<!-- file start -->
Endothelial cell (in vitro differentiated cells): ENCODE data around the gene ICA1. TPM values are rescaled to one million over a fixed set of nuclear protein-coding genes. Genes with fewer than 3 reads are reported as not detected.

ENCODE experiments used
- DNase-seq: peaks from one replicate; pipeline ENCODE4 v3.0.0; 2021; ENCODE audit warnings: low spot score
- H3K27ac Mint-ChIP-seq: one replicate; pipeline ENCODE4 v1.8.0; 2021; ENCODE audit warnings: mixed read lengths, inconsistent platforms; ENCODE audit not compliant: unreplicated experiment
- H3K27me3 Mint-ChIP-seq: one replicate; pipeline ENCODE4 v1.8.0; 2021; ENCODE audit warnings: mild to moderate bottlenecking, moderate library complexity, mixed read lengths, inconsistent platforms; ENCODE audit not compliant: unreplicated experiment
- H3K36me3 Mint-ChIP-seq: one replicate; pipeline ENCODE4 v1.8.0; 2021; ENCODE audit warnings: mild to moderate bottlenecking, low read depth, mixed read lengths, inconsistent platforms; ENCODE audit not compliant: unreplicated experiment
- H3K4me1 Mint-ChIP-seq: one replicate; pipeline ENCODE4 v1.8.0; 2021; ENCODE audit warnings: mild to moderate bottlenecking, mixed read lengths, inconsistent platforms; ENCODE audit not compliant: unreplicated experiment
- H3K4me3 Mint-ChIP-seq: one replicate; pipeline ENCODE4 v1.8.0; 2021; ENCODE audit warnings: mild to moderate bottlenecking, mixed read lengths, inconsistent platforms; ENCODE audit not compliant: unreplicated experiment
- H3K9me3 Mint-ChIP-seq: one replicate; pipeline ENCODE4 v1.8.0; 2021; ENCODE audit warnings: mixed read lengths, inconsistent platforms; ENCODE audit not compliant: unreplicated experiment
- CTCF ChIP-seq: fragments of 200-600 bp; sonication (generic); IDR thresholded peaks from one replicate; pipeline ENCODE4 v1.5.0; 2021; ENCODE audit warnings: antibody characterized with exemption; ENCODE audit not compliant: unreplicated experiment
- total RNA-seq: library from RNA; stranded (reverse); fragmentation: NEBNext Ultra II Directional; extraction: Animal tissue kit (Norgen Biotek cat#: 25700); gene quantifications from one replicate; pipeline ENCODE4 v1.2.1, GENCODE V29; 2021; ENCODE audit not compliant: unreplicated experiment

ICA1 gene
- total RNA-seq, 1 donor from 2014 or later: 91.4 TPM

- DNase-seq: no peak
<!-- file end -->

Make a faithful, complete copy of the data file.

Endothelial cell (in vitro differentiated cells): ENCODE data around the gene ICA1. TPM values are rescaled to one million over a fixed set of nuclear protein-coding genes. Genes with fewer than 3 reads are reported as not detected.

ENCODE experiments used
- DNase-seq: peaks from one replicate; pipeline ENCODE4 v3.0.0; 2021; ENCODE audit warnings: low spot score
- H3K27ac Mint-ChIP-seq: one replicate; pipeline ENCODE4 v1.8.0; 2021; ENCODE audit warnings: mixed read lengths, inconsistent platforms; ENCODE audit not compliant: unreplicated experiment
- H3K27me3 Mint-ChIP-seq: one replicate; pipeline ENCODE4 v1.8.0; 2021; ENCODE audit warnings: mild to moderate bottlenecking, moderate library complexity, mixed read lengths, inconsistent platforms; ENCODE audit not compliant: unreplicated experiment
- H3K36me3 Mint-ChIP-seq: one replicate; pipeline ENCODE4 v1.8.0; 2021; ENCODE audit warnings: mild to moderate bottlenecking, low read depth, mixed read lengths, inconsistent platforms; ENCODE audit not compliant: unreplicated experiment
- H3K4me1 Mint-ChIP-seq: one replicate; pipeline ENCODE4 v1.8.0; 2021; ENCODE audit warnings: mild to moderate bottlenecking, mixed read lengths, inconsistent platforms; ENCODE audit not compliant: unreplicated experiment
- H3K4me3 Mint-ChIP-seq: one replicate; pipeline ENCODE4 v1.8.0; 2021; ENCODE audit warnings: mild to moderate bottlenecking, mixed read lengths, inconsistent platforms; ENCODE audit not compliant: unreplicated experiment
- H3K9me3 Mint-ChIP-seq: one replicate; pipeline ENCODE4 v1.8.0; 2021; ENCODE audit warnings: mixed read lengths, inconsistent platforms; ENCODE audit not compliant: unreplicated experiment
- CTCF ChIP-seq: fragments of 200-600 bp; sonication (generic); IDR thresholded peaks from one replicate; pipeline ENCODE4 v1.5.0; 2021; ENCODE audit warnings: antibody characterized with exemption; ENCODE audit not compliant: unreplicated experiment
- total RNA-seq: library from RNA; stranded (reverse); fragmentation: NEBNext Ultra II Directional; extraction: Animal tissue kit (Norgen Biotek cat#: 25700); gene quantifications from one replicate; pipeline ENCODE4 v1.2.1, GENCODE V29; 2021; ENCODE audit not compliant: unreplicated experiment

ICA1 gene
- total RNA-seq, 1 donor from 2014 or later: 91.4 TPM

- DNase-seq: no peak